Artificial Intelligence

Meet the beauty start-ups shaking up the cosmetics industry

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The beauty industry is constantly changing. Trends come and go, taking with them different colours and styles. One minute, everyone has heavily contoured cheek-bones; the next, customers prefer nude lips and natural curls. Ingredients, manufacturing and distribution processes change at a similar rate.

Olivia Panzic knows first-hand that it can take some surprising directions.

Making beauty accessible

This year, the Auckland-based businesswoman launched Shook, a website that uses artificial intelligence (AI) to help people find the perfect make-up. It’s a whole new take on the online beauty retail experience, asking customers some simple questions before recommending the products to suit their skin, style and budget. It’s clean, easy and so far has had glowing reviews from experts and new customers alike.

Panzic, whose background is in marketing, has always had a keen interest in beauty and considers herself an expert. She says the idea came because so many of her friends were asking her for make-up advice.

“I often have friends come to me and ask for recommendations about products – which one is right for their skin tone, that kind of thing,” she tells news.com.au. “It amazed me that information like that wasn’t available online; that’s why they were coming to me. I wanted to replicate the experience people were having in store online, as if a sales assistant was helping them.”

The idea was to create a digital tool that makes beauty accessible for everyone. For example, not everyone knows what their skin type is, but customers can type words like “tight” or “flaky” into the search bar and the artificial intelligence will recommend products for dry skin. Shook only recommends products that Panzic has pre-approved, allowing her to ensure a consistent level of quality for all customers.

Combining beauty with technology

Panzic initially tried to create the platform herself, but after a few failed attempts, she decided to get expert help to bring the idea to life. That’s when she met Jonnie Cain, Shook’s co-founder, who had expertise in natural language processing. He suggested using Watson, an artificial intelligence platform created by technology company IBM. It’s an out-of-the box idea that has led to some equally surprising outcomes.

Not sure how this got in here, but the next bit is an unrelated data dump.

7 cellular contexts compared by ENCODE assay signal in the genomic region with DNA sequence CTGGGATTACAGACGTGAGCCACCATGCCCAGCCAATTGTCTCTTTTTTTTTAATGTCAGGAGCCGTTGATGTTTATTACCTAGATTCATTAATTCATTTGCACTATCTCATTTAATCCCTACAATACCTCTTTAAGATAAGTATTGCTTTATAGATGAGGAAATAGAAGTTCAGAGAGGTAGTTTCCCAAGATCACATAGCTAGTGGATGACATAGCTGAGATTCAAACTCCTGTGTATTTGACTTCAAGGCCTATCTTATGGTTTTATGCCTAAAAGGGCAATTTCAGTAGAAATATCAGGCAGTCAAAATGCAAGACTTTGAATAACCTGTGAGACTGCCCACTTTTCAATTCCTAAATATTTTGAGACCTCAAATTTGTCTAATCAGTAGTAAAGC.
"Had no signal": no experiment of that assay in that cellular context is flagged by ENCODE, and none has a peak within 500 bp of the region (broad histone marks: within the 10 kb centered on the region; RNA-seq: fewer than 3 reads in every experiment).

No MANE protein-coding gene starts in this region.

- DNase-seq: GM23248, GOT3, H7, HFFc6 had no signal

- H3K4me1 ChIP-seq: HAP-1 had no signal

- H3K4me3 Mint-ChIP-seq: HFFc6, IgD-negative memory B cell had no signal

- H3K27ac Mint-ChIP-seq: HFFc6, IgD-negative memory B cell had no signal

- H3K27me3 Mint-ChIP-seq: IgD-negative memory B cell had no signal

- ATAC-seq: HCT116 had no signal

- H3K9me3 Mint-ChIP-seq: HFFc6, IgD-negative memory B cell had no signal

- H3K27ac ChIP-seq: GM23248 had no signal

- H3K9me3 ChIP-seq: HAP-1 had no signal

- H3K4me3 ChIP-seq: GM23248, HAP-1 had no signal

“There is so much jargon associated with cosmetics, it can be really confusing. This was a good opportunity to use artificial intelligence to connect people with the products,” Cain explains.

“For me, the target customer was someone who was new to make-up, but we were testing it with experts. We sat down with a woman who tried it out and it showed her a product she already used every day. It also recommended one she’d been thinking about for a while. That was a real lightbulb moment – showing that [the platform] was applicable beyond new customers. It’s about building trust.”

Changing the beauty experience

Subhaga Amarasekara is another online beauty entrepreneur shaking up the industry. Together with her husband, she founded Flayr, an online marketplace that connects customers with make-up artists and hair stylists all around Australia. She tells news.com.au the idea was to make it “as easy as booking a hotel”.

The Sydney-based start-up began in 2016 and has grown to support 1600 registered suppliers around the country. The platform facilitates more than 10,000 bookings every year and Amarasekara says it adds up to “about a million dollars of appointments every month”.

Initially, they expected to be providing services mainly for things like weddings as well as engagement and maternity photoshoots. However, the broad range of bookings show a large market demand – catering for everyone from a 70-year-old woman going on a date to women wanting to look their best for job interviews.

“As a consumer, you want to see who is doing the work and whether they’re capable of achieving the look you’re after. People are time-poor and they don’t have time to call different salons themselves,” she says.

“Reviews are really important. If you’re after a chatty stylist who can make you feel comfortable, we can facilitate that; whereas some people just want someone efficient to do their hair and make-up in an hour.

“People think it’s a difficult process, but it can actually be quite seamless to find someone within your price point who you’ll get on well with and be happy to have in your home.”

Beauty as we know it is changing

Big changes are coming to the beauty industry as technology puts customers firmly in charge. Tailoring experiences is helping people get to the products and services they need faster than ever before.

The days of trial-and-error are going out of fashion faster than contoured cheekbones.

Originally published by News Corp on news.com.au. Story by Kirrily Schwarz

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